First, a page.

Authors:M. L. Allen, M. J. Farmer, J. D. J Clare, E. R. Olson, J. Van Stappen, and T. R. Van Deelen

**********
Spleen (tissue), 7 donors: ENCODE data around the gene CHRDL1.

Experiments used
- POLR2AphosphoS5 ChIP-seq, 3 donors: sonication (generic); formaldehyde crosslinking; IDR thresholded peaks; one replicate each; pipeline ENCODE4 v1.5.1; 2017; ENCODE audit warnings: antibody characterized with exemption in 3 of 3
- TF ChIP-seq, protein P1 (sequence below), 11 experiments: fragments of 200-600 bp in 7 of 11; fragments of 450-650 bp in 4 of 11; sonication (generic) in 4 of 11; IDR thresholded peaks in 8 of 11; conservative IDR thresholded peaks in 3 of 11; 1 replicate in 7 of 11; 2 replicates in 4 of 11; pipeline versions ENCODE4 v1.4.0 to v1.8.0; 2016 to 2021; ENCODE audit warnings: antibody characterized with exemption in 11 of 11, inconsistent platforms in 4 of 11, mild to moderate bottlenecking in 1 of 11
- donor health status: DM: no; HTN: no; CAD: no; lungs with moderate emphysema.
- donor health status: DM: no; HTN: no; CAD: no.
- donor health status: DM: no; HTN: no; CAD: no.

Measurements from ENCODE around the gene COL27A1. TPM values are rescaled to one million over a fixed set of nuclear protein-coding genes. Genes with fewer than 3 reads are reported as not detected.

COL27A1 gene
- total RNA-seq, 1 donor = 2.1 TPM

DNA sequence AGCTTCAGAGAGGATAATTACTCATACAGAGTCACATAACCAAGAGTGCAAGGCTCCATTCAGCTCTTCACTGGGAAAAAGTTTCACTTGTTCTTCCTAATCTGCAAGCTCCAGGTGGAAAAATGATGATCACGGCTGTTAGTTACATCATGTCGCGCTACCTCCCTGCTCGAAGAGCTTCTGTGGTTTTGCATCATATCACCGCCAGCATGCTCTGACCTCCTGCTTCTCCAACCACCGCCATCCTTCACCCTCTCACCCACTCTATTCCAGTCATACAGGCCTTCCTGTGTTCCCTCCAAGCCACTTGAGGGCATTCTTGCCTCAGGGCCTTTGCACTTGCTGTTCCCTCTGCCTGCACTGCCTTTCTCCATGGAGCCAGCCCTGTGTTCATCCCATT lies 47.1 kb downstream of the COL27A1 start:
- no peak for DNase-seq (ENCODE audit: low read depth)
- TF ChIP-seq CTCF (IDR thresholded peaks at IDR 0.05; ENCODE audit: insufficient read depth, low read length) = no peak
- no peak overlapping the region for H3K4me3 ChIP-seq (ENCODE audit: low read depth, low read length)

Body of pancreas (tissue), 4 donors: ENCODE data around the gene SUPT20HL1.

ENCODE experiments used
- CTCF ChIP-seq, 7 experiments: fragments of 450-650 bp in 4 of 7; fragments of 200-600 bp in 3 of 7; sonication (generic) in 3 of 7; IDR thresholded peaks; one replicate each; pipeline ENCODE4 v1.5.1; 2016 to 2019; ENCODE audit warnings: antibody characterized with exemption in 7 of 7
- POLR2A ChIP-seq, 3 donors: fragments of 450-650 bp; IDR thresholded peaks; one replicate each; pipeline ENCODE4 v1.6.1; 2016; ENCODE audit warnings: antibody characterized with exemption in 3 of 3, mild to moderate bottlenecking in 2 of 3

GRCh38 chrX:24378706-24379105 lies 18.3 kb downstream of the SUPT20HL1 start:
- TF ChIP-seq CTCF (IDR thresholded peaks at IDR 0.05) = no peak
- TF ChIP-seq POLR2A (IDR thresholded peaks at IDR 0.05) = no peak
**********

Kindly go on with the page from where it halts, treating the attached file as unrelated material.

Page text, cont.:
Carnivores are important components of ecological communities with wide-ranging effects that vary with carnivore size, natural history, and hunting tactics. Researchers and managers should strive to understand both the presence and distribution of carnivores within their local environment. We studied the carnivore guild in the Apostle Islands, where the distribution and occupancy of carnivores was largely unknown. We monitored 19 islands with 160 functioning camera traps from 2014-2017, from which we collected 203,385 photographs across 49,280 trap nights. We documented 7,291 total wildlife events with 1,970 carnivore events, and detected 10 of the 12 terrestrial carnivores found in Wisconsin. Detection rates for species were generally higher in summer than winter, except for coyotes (Canis latrans) and red foxes (Vulpes vulpes). Finitesample occupancy estimates for carnivores varied across islands, with mean estimated occupancy across islands varying from a high of 0.73 for black bears to a low of 0.21 for gray wolves. Of the potential island biogeography explanatory variables for carnivore occupancy we considered, island size was the most important, followed by distance to the mainland, and then interisland distance. We estimated that terrestrial carnivore species varied in the number of islands they were detected on from 1 island for gray wolves to 13 islands for black bears. Estimated carnivore richness across islands (i.e., the number of carnivores occupying an island) also varied substantively from 1 species on Michigan Island to 10 species on Stockton Island. Island size and connectivity between islands appear important for the persistence of the carnivore community in the Apostle Islands.